What’s Happening on the Pecan Farm
- Water is critical during the hot days of August.
- Nut expansion is over and kernel filling begins.
- Demands on the trees are at their peak.
- We continue to mow the orchard floor to reduce grass competition for available soil moisture.
In July, the water the trees take up expands the size of the nuts. If there’s not enough water, the size will be small. In August, the water intake is devoted to expanding the size of the kernel inside the expanded nut.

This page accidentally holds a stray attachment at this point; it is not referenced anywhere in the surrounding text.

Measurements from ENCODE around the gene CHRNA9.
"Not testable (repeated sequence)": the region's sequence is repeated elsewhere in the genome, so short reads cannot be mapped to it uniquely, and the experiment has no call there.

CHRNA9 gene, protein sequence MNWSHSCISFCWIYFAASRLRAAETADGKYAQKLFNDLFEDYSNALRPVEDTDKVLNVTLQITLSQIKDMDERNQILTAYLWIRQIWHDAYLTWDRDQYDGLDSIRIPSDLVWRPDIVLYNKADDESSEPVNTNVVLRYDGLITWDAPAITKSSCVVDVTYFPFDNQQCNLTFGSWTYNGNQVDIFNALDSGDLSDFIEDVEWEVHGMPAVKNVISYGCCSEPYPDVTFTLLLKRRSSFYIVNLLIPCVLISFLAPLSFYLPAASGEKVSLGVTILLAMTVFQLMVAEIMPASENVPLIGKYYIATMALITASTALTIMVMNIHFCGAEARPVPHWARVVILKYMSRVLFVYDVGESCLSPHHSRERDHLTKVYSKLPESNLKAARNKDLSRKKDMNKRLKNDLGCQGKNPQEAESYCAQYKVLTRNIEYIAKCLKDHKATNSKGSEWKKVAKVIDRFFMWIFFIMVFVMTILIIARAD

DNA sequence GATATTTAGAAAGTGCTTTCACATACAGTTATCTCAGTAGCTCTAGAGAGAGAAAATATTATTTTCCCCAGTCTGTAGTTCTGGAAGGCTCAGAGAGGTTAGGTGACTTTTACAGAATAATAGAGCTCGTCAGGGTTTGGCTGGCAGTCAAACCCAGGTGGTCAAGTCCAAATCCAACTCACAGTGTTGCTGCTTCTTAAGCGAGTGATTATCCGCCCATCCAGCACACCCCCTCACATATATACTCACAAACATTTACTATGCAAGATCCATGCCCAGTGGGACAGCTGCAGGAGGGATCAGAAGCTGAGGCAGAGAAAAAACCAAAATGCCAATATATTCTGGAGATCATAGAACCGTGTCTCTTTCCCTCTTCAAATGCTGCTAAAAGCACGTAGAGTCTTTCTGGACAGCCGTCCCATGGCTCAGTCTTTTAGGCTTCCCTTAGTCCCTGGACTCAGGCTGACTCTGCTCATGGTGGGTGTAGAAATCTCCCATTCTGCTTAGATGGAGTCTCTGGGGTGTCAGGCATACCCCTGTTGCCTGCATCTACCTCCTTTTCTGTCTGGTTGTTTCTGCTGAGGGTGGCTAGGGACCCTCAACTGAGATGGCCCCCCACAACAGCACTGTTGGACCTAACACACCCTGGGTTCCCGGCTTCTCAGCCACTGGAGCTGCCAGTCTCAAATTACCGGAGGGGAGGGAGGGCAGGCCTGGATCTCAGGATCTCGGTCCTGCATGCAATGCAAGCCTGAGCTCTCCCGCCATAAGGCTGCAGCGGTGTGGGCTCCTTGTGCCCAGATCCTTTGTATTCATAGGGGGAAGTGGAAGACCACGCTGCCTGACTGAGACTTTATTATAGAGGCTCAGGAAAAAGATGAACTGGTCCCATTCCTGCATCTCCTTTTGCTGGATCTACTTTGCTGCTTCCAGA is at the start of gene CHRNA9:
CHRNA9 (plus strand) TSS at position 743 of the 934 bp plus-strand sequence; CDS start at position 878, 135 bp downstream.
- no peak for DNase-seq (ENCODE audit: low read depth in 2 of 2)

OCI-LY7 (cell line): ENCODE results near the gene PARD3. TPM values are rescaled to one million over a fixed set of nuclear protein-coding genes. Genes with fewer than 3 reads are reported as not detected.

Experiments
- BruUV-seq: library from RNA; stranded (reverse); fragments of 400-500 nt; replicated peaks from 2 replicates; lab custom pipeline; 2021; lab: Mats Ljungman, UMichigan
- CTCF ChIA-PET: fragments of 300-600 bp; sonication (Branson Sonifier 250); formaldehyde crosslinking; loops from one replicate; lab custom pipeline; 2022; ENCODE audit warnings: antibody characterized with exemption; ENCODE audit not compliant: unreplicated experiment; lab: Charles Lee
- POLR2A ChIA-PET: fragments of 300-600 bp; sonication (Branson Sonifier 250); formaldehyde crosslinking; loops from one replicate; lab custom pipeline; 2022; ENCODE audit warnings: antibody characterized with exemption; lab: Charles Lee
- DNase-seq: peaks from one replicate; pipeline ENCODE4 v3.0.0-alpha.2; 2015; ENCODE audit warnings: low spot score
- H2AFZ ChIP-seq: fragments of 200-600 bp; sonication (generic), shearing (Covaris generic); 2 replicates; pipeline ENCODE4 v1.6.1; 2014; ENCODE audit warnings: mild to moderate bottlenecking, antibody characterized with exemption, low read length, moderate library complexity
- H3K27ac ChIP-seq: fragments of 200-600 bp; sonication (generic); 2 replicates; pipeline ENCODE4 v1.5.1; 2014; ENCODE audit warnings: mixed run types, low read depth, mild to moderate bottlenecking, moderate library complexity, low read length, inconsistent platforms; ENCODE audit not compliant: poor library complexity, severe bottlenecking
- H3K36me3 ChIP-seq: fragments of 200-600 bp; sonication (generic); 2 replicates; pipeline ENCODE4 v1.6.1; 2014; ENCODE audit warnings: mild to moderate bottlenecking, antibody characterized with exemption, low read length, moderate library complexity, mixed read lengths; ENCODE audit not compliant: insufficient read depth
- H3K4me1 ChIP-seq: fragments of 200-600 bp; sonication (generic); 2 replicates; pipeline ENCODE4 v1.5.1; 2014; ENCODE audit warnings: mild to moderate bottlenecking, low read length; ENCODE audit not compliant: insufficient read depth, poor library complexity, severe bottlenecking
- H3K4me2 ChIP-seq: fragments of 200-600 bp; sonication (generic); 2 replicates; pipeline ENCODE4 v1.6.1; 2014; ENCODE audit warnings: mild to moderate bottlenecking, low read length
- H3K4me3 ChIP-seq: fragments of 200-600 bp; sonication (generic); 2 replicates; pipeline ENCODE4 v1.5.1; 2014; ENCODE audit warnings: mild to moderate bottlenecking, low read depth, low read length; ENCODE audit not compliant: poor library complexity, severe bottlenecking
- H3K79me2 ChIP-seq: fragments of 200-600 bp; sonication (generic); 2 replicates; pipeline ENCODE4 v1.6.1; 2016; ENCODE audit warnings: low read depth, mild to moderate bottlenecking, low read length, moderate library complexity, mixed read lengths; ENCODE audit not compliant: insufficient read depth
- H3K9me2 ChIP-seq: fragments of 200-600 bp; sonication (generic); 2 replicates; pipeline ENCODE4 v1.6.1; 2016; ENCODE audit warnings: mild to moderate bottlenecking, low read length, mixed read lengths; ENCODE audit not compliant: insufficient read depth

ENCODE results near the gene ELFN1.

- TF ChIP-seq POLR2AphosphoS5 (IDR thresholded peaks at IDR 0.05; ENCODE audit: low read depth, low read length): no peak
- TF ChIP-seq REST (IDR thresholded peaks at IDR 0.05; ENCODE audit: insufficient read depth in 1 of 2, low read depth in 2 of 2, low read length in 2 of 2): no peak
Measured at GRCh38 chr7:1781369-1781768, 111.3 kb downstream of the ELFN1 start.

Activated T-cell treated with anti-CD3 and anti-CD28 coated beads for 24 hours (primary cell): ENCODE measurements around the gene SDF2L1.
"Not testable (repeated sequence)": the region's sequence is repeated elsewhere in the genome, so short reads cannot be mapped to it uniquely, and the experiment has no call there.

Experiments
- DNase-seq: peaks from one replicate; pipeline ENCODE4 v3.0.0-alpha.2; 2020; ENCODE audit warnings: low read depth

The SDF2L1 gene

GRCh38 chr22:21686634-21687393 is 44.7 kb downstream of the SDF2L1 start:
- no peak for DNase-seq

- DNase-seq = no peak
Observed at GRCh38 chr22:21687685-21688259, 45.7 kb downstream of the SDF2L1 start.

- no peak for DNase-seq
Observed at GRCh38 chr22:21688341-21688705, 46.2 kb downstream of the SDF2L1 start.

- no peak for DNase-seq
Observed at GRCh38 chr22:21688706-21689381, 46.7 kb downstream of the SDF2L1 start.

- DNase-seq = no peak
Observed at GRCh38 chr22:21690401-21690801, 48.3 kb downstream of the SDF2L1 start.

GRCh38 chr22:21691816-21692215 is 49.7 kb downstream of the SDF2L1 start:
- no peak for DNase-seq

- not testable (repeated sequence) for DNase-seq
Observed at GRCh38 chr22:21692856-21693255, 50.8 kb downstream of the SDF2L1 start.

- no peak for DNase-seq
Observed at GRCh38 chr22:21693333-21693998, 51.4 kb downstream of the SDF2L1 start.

During the growing season, the overall size of the nut, including the shuck, expands first. Early in the development of the pecan clusters, the green shucks are filled with a watery substance. During August, that watery substance gradually begins to solidify and become the pecan kernel. Then the shell hardens.
In Texas, the hot days and nights usually reach their peak in August. What little rain falls evaporates quickly or is rapidly taken up by the trees. We’ll continue to irrigate as needed.